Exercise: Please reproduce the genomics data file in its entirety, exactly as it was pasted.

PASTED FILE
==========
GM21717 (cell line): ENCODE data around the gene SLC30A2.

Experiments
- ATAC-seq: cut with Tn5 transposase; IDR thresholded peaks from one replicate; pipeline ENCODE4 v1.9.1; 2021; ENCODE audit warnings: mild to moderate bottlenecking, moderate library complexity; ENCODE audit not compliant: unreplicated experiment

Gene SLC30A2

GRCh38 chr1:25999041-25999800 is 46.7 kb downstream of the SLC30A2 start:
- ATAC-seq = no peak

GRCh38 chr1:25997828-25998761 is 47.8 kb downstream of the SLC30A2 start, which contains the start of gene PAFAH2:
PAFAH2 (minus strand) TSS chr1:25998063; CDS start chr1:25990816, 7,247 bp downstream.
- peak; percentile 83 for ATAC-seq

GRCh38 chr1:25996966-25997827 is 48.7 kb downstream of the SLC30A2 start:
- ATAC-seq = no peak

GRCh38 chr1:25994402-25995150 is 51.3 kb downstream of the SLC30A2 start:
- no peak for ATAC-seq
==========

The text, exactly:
GM21717 (cell line): ENCODE data around the gene SLC30A2.

Experiments
- ATAC-seq: cut with Tn5 transposase; IDR thresholded peaks from one replicate; pipeline ENCODE4 v1.9.1; 2021; ENCODE audit warnings: mild to moderate bottlenecking, moderate library complexity; ENCODE audit not compliant: unreplicated experiment

Gene SLC30A2

GRCh38 chr1:25999041-25999800 is 46.7 kb downstream of the SLC30A2 start:
- ATAC-seq = no peak

GRCh38 chr1:25997828-25998761 is 47.8 kb downstream of the SLC30A2 start, which contains the start of gene PAFAH2:
PAFAH2 (minus strand) TSS chr1:25998063; CDS start chr1:25990816, 7,247 bp downstream.
- peak; percentile 83 for ATAC-seq

GRCh38 chr1:25996966-25997827 is 48.7 kb downstream of the SLC30A2 start:
- ATAC-seq = no peak

GRCh38 chr1:25994402-25995150 is 51.3 kb downstream of the SLC30A2 start:
- no peak for ATAC-seq